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Death To The Inverted W

2/6/2007

As you may know, I have a huge problem with a pitching cue that is referred to as the "Inverted W" (or the "Upside-Down W" or the "M" or "Breaking the hands with the elbows"). I believe that pitchers who make the "Inverted W" are at a significantly higher risk of experiencing shoulder (and in some cases also elbow) problems.
     In the interests of accuracy in journalism, I have been holding off on publishing this essay because I wasn't sure if pitchers were actually being taught to do this or if they were simply figuring this out on their own (and being praised for it).
     However, just the other day I had a "conversation" with a pitching guru named Paul Nyman in one of the forums on Steven Ellis' Lets Talk Pitching web site and he indicated that the "Inverted W" is indeed something something that he advocates (and teaches).

I can point to literally hundreds of players who have benefited significantly using the exact same methods (inverted W, scapula loading, pelvic loading, etc.) that you THINK are a problem or what you THINK causes problems.

REASONS I DON'T LIKE THE INVERTED W
Let me explain all of the reasons why I don't like the "Inverted W".

It Is Not What Great Pitchers Do
If you look at the motions of great pitchers (and by great I mean pitchers who had long, successful, and relatively injury-free careers) like...

  • Roger Clemens
  • Bob Gibson
  • Tom Glavine
  • Sandy Koufax
  • Greg Maddux
  • Nolan Ryan
  • Tom Seaver

...you will see that none of them make the Inverted W.
     Instead, while you could say that all of these pitchers employed Scapular Loading, I would argue that the critical difference is that they make the Horizontal W (and just to be completely clear, "horizontal" is the key word), with their elbows below the level of their shoulders, rather than the Inverted W, with their elbows above and behind the level of their shoulders.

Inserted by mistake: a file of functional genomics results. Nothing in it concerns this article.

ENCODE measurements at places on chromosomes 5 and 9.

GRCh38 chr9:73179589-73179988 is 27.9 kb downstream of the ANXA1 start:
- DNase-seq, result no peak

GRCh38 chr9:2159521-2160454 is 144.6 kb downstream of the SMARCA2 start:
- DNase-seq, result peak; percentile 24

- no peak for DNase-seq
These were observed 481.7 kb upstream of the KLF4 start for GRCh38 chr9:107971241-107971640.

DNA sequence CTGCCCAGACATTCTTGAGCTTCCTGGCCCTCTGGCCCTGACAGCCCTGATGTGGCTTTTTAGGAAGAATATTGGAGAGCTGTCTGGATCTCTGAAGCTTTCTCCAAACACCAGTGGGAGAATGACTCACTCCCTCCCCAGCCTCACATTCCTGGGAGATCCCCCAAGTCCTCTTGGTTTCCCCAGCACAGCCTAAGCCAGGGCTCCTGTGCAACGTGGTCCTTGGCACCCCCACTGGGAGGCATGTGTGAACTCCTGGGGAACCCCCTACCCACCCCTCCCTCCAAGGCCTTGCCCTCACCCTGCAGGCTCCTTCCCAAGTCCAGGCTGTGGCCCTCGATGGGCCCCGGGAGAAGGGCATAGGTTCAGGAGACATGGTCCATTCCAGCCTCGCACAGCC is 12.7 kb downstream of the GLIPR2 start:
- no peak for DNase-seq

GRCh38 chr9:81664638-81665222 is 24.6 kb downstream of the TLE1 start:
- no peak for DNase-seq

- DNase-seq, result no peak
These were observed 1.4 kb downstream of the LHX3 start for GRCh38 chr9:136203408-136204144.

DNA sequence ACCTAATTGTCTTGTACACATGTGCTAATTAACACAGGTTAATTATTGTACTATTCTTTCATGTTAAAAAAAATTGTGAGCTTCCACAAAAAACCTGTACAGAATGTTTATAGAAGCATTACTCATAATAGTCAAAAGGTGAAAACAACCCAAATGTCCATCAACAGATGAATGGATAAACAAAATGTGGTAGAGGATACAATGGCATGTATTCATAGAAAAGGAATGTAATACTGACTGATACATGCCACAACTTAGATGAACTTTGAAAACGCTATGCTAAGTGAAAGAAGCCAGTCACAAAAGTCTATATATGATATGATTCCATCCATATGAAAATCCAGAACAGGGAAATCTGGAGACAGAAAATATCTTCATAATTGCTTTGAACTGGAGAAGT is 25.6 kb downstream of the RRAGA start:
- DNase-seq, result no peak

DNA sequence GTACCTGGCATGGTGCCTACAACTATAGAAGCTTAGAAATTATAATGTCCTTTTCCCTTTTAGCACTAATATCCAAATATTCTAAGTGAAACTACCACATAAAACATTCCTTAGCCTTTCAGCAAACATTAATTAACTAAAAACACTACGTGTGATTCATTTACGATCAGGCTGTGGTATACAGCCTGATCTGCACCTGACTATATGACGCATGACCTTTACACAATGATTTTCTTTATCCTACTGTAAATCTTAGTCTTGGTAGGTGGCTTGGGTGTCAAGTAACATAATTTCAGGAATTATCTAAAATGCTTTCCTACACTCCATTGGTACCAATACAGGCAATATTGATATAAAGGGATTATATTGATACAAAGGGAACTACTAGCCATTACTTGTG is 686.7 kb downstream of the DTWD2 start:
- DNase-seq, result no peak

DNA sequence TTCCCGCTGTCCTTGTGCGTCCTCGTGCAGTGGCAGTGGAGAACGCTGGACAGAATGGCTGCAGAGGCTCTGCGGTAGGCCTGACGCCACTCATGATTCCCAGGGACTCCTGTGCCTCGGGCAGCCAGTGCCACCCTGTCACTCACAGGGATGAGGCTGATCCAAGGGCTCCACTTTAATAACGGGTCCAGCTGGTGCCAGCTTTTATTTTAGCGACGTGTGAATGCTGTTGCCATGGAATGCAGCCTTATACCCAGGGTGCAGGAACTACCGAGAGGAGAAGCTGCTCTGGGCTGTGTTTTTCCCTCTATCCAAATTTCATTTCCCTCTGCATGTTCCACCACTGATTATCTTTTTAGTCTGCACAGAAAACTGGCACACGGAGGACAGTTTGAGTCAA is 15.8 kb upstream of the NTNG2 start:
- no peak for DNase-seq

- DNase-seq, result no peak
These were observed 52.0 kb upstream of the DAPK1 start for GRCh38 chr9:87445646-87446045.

I believe that the Horizontal W is a safe way to scap load while the Inverted W is not.

It Is What Frequently-Injured Pitchers Do
If you look at the mechanics of pitchers who have had injury-plagued careers, then you will almost always see the "Inverted W". Their Pitching Arm Side (aka PAS) elbow is both above and behind their shoulders in what I call a state of Hyperabduction.

Mark Prior

Mark Prior

Billy Wagner

Billy Wagner

You will also see this pattern bear out if you go back into the history books and look at the careers of guys like Don Drysdale. He made the Inverted W and ended up retiring due to shoulder problems.
     If I am correct about this, then I believe a number of young pitchers will experience problems as a result of making the Inverted W (especially if they are moved into, or continue to pitch in, the starting rotation).

Jeremy Bonderman

Jeremy Bonderman

Anthony Reyes

Anthony Reyes

Joel Zumaya

Joel Zumaya

Similarly, pitchers like Roy Oswalt should not experience nearly as many problems because they do not make the Inverted W.

Roy Oswalt

Roy Oswalt

The Technical/Anatomical Reason
If you are interested in a technical, anatomically-based explanation of why I think this is a problem, then here goes. The supraspinatus muscle, which is the muscle that is initially responsible for abducting the upper arm, is the one that is most frequently injured by pitchers. I don't think it's a coincidence that I have found that a state of Hyperabduction (which is achieved using the Supraspinatus) is very often related to rotator cuff problems. I am not sure what the exact mechanism is, but I believe that it could be related to impingement of the superior portion (top) of the Supraspinatus on the inferior portion (undersurface) of the Acromion.

Eliminating The Inverted W
In terms of improving the mechanics of a pitcher who makes the Inverted W, the problem is that pitchers who do this tend to break their hands with their elbows and try to take their PAS elbow as high as they can. They may also try to keep their PAS elbow above the level of their PAS hand (with their PAS forearm hanging down vertically) as long as possible. Some of this can also be due to trying to keep their fingers on top of the ball as long as possible (which I also think is a dangerous cue).
     What I have my pitchers do is, ala Greg Maddux, Nolan Ryan, and Roger Clemens, break their hands with their hands (not their elbows) and keep their PAS hand more level with, if not slightly above, the level of their PAS elbow. I also have them show the ball to 3B relatively soon after breaking their hands as this helps to keep the PAS hand above the level of the PAS elbow.

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